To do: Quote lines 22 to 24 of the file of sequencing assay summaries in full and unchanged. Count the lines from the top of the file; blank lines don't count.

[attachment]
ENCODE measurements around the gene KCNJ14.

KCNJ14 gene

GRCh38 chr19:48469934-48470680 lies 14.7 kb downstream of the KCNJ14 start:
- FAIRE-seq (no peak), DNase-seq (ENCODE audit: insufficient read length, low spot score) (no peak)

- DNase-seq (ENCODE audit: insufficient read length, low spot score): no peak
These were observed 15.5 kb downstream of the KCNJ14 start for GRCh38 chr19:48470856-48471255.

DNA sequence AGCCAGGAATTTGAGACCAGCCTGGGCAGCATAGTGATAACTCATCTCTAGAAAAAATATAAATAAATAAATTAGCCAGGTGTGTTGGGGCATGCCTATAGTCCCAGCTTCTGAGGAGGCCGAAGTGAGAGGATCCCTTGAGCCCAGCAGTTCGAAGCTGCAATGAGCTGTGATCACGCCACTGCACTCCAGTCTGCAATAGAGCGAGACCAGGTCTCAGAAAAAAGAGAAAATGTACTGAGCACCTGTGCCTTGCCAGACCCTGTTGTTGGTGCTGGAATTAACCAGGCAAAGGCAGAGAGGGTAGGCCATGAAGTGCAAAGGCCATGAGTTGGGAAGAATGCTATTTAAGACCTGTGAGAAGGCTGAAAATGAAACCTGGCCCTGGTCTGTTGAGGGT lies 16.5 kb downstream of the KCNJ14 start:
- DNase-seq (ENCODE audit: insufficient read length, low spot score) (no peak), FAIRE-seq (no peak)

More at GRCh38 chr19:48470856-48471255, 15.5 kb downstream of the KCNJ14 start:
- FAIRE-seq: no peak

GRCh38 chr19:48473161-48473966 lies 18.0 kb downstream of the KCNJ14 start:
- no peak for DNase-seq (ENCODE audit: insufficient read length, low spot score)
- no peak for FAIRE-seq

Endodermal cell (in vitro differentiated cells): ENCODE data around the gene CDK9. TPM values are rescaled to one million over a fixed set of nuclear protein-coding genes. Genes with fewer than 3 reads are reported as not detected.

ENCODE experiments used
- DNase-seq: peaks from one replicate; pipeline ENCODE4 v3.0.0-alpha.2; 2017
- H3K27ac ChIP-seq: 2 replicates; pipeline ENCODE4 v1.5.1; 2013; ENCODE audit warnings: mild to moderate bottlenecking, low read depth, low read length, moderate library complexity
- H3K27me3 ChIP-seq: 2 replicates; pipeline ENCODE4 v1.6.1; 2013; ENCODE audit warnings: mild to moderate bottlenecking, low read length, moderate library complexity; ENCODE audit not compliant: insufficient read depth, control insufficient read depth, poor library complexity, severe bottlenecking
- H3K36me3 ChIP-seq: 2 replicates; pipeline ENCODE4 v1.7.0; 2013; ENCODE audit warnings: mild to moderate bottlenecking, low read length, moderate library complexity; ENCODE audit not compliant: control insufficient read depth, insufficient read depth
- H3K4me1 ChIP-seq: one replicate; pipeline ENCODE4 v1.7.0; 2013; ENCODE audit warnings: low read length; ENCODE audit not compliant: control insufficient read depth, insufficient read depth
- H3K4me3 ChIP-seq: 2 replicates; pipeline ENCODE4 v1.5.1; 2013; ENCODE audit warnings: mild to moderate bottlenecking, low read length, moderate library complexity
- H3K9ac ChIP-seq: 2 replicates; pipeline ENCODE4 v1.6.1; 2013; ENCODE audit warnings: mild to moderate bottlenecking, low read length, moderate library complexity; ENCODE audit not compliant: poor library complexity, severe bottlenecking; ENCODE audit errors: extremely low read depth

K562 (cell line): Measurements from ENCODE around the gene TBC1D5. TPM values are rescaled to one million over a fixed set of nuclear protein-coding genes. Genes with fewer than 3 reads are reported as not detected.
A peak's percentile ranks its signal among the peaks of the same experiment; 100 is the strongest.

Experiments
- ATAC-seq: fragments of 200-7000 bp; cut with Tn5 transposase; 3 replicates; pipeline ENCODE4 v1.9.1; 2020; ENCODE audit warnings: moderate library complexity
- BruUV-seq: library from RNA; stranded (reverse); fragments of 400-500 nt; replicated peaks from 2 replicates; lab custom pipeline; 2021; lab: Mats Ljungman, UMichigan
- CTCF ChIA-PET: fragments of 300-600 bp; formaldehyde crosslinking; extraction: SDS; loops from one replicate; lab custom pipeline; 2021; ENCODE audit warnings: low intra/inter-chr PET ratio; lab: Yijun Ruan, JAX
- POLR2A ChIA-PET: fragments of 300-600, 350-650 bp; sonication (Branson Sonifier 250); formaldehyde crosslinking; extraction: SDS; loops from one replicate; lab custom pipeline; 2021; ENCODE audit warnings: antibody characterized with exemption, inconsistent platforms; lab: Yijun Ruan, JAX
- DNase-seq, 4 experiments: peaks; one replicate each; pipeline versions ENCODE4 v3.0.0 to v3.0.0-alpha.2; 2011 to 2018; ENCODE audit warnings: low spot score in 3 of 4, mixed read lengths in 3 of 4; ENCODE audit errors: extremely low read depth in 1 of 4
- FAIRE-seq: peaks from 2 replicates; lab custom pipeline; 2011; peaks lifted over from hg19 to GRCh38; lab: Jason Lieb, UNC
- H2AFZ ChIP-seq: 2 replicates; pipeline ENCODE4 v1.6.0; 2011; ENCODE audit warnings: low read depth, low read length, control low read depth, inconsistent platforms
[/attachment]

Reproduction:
- H3K9ac ChIP-seq: 2 replicates; pipeline ENCODE4 v1.6.1; 2013; ENCODE audit warnings: mild to moderate bottlenecking, low read length, moderate library complexity; ENCODE audit not compliant: poor library complexity, severe bottlenecking; ENCODE audit errors: extremely low read depth

K562 (cell line): Measurements from ENCODE around the gene TBC1D5. TPM values are rescaled to one million over a fixed set of nuclear protein-coding genes. Genes with fewer than 3 reads are reported as not detected.
A peak's percentile ranks its signal among the peaks of the same experiment; 100 is the strongest.